This article is a follow-up to my piece about the possibility of an Electoral College tie, available here.
We haven’t had a non-partisan White House since before there was a White House.
George Washington didn’t affiliate with any political party, though his policies and appointments leaned somewhat to the Federalist end of the spectrum. By the time John Adams moved into the White House during his only term in office, the country was well established on the two-party path on which it has stayed to this day.
This is why it’s so baffling to ask ourselves what it would look like to live in a country with a President elected independently of any party, and either a Republican House and Senate, or a Republican House and a Democratic Senate.
Either way, it would raise very serious questions about the institution of the Presidency, the Constitution, and its interaction with the other organs of our government.
First off, if we are considering a presidency that begins with a tie in the Electoral College, it will be part of a split administration. Amendment XII to the Constitution dictates that if no party ticket receives a majority in the Electoral College, then the House of Representatives chooses the President from among the top three candidates, and the Senate chooses the Vice President from among the top two choices.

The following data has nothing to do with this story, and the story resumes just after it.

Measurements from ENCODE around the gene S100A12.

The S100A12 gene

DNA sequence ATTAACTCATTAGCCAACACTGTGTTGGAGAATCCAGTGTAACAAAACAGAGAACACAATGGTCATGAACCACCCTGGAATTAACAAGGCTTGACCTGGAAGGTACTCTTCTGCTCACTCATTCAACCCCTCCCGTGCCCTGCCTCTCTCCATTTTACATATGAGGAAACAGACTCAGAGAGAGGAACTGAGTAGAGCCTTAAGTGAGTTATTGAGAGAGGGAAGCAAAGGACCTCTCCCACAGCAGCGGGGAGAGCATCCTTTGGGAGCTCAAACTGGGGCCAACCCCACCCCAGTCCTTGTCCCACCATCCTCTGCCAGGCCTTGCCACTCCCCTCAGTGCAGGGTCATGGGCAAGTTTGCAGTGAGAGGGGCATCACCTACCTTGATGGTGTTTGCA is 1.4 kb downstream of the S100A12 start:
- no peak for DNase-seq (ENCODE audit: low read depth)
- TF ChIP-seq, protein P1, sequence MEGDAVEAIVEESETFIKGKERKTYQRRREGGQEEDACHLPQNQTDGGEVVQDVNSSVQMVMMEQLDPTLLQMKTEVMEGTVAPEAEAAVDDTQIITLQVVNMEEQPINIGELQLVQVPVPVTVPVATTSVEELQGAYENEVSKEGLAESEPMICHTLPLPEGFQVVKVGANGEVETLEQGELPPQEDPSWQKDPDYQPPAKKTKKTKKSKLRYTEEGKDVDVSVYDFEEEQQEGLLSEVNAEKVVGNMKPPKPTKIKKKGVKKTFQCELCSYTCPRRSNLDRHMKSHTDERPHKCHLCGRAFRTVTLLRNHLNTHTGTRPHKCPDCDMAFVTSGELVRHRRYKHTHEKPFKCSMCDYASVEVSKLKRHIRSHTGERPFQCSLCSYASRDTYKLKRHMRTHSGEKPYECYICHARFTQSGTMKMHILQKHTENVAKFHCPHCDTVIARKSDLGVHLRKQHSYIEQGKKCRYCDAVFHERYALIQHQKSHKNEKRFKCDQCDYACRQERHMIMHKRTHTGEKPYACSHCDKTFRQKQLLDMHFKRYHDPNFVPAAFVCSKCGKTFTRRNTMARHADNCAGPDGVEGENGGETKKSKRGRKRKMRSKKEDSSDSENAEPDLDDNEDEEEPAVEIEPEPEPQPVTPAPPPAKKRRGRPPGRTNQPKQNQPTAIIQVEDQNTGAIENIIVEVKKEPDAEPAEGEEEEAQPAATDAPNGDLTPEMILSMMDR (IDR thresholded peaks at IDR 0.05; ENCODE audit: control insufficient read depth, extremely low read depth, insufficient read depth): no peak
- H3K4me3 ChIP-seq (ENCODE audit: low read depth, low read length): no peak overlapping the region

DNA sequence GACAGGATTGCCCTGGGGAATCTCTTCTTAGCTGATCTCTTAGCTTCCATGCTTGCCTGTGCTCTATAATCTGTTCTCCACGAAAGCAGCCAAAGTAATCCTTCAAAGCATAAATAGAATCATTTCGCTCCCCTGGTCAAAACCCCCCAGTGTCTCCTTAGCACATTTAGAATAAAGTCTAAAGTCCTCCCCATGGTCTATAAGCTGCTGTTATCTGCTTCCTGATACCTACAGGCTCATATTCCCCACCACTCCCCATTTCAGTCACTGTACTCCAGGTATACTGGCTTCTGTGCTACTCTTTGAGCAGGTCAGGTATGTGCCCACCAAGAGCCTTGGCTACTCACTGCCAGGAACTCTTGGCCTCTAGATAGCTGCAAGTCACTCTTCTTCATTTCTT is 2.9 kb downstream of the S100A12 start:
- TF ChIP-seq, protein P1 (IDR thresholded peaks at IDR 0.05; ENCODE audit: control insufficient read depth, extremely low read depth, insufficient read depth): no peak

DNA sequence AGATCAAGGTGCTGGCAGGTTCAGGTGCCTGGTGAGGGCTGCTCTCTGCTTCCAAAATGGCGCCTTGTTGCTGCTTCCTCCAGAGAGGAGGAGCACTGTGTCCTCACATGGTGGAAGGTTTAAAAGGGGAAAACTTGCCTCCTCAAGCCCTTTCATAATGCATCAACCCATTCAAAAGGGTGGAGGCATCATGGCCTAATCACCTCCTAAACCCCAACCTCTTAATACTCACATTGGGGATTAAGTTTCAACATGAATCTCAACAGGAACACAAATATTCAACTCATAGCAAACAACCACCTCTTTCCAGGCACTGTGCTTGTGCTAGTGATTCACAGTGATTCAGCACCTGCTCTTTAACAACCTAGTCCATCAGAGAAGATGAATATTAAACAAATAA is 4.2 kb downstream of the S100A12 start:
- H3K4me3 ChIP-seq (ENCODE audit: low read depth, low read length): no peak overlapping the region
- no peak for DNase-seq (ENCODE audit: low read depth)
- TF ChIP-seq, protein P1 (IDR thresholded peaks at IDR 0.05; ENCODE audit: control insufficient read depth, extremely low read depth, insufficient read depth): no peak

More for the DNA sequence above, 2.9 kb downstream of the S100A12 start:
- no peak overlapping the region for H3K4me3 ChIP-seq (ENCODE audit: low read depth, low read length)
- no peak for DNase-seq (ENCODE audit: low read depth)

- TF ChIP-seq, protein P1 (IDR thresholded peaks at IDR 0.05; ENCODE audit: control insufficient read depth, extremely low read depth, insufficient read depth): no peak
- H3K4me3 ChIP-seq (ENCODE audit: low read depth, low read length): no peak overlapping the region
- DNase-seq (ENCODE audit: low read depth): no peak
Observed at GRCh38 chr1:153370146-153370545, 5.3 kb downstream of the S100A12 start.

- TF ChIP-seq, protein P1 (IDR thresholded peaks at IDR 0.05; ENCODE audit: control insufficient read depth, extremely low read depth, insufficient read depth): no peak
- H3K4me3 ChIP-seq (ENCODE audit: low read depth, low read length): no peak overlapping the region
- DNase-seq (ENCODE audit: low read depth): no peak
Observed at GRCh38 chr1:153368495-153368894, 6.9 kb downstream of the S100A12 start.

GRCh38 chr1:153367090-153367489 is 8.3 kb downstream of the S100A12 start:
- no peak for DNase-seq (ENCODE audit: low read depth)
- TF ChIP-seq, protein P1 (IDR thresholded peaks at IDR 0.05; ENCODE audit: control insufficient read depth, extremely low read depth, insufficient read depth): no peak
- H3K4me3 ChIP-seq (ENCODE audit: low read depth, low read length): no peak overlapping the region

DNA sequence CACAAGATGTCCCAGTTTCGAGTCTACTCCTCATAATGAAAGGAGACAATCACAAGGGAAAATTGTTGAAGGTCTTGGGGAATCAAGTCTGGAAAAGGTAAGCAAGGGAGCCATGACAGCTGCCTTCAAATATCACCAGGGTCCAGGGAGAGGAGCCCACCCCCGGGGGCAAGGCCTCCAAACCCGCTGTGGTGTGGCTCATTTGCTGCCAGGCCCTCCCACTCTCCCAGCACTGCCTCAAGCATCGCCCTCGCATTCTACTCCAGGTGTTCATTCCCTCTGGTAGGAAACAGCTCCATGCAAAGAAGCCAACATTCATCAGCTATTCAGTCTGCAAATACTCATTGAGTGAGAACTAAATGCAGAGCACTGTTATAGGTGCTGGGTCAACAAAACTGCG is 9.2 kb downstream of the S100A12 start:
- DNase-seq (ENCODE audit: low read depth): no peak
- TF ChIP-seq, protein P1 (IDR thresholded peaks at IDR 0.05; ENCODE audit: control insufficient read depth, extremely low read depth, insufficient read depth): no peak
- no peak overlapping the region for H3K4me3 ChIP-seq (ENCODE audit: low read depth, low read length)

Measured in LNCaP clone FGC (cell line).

So in any hypothetical, a President McMullin will have to serve alongside a Vice President Tim Kaine, or, more likely, Vice President Mike Pence.
Talk about awkward.
But wait, it gets better. President McMullin will have to do something that arguably only two presidents have had to do: lead the nation without receiving a plurality or near plurality of the nation’s support in a presidential election. Gerald Ford became President in 1973 when Nixon resigned, even though he had only ever been appointed by President Nixon in the midst of scandal and confirmed by a Democratic House and Senate. Andrew Johnson, a more debatable case, became President after Lincoln was assassinated in 1865 after having been elected on a bipartisan ticket in a year when his Democratic Party was thoroughly defeated at the polls.
So suffice it to say, it is a path to power likely to result in a one-term job.
Running for re-election not just as an unelected President like Gerald Ford, but as a surreptitiously elected President is not a prospect for the faint of heart.
Would an incumbent independent President seek the nomination of a major party? Or would he run against both a Democrat and a Republican, counting on winning enough states to repeat the same process that landed him in the White House in the first place? If someone proves that the White House can be won through an Electoral College tie, it creates massive incentives to try it again, and states will quickly realize the power they wield by denying Electoral College majorities.
Aside from the electoral consequences, remember that most aspects of Presidential power depend upon the cooperation of Congress.
Such a President would have no moral mandate to lead, at least in the eyes of most Americans or of Congress. Congress, whether split or united by party, would owe the White House no obligation, either to support or oppose. We have seen Congress support Presidents and oppose them, but we’ve never seen what happens when nobody knows which to pursue.
This is not to say that a third alternative is necessarily worse than the country’s alternatives at this point, but it is rather sobering to realize how much we don’t know about the world outside of parties.